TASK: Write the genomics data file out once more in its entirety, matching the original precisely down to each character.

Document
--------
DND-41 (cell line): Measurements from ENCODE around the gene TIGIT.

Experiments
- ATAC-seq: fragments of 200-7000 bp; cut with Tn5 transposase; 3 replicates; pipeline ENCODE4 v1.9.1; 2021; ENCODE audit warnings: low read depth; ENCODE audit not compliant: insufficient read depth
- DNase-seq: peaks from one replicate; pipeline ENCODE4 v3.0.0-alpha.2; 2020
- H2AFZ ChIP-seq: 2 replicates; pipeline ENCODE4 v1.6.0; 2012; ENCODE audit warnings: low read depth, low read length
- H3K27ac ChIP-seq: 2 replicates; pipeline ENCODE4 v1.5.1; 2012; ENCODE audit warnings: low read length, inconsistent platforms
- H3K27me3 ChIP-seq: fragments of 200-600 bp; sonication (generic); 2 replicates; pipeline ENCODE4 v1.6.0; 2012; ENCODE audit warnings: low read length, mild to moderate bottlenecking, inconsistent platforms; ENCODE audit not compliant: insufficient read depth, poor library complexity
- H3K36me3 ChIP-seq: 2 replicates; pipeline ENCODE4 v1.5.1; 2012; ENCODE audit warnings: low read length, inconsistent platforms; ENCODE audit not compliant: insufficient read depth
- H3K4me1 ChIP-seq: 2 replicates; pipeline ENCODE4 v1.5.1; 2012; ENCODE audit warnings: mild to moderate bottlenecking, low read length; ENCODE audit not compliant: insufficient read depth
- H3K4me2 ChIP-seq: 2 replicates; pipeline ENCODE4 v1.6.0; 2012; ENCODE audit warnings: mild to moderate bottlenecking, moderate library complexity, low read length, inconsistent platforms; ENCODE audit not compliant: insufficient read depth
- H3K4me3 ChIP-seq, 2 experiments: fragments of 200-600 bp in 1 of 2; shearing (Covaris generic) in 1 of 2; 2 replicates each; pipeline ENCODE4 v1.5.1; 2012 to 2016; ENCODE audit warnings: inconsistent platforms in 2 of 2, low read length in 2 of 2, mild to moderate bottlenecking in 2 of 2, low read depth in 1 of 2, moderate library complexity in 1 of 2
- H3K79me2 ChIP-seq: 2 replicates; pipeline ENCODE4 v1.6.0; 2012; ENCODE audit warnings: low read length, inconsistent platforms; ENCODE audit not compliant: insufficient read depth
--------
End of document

DND-41 (cell line): Measurements from ENCODE around the gene TIGIT.

Experiments
- ATAC-seq: fragments of 200-7000 bp; cut with Tn5 transposase; 3 replicates; pipeline ENCODE4 v1.9.1; 2021; ENCODE audit warnings: low read depth; ENCODE audit not compliant: insufficient read depth
- DNase-seq: peaks from one replicate; pipeline ENCODE4 v3.0.0-alpha.2; 2020
- H2AFZ ChIP-seq: 2 replicates; pipeline ENCODE4 v1.6.0; 2012; ENCODE audit warnings: low read depth, low read length
- H3K27ac ChIP-seq: 2 replicates; pipeline ENCODE4 v1.5.1; 2012; ENCODE audit warnings: low read length, inconsistent platforms
- H3K27me3 ChIP-seq: fragments of 200-600 bp; sonication (generic); 2 replicates; pipeline ENCODE4 v1.6.0; 2012; ENCODE audit warnings: low read length, mild to moderate bottlenecking, inconsistent platforms; ENCODE audit not compliant: insufficient read depth, poor library complexity
- H3K36me3 ChIP-seq: 2 replicates; pipeline ENCODE4 v1.5.1; 2012; ENCODE audit warnings: low read length, inconsistent platforms; ENCODE audit not compliant: insufficient read depth
- H3K4me1 ChIP-seq: 2 replicates; pipeline ENCODE4 v1.5.1; 2012; ENCODE audit warnings: mild to moderate bottlenecking, low read length; ENCODE audit not compliant: insufficient read depth
- H3K4me2 ChIP-seq: 2 replicates; pipeline ENCODE4 v1.6.0; 2012; ENCODE audit warnings: mild to moderate bottlenecking, moderate library complexity, low read length, inconsistent platforms; ENCODE audit not compliant: insufficient read depth
- H3K4me3 ChIP-seq, 2 experiments: fragments of 200-600 bp in 1 of 2; shearing (Covaris generic) in 1 of 2; 2 replicates each; pipeline ENCODE4 v1.5.1; 2012 to 2016; ENCODE audit warnings: inconsistent platforms in 2 of 2, low read length in 2 of 2, mild to moderate bottlenecking in 2 of 2, low read depth in 1 of 2, moderate library complexity in 1 of 2
- H3K79me2 ChIP-seq: 2 replicates; pipeline ENCODE4 v1.6.0; 2012; ENCODE audit warnings: low read length, inconsistent platforms; ENCODE audit not compliant: insufficient read depth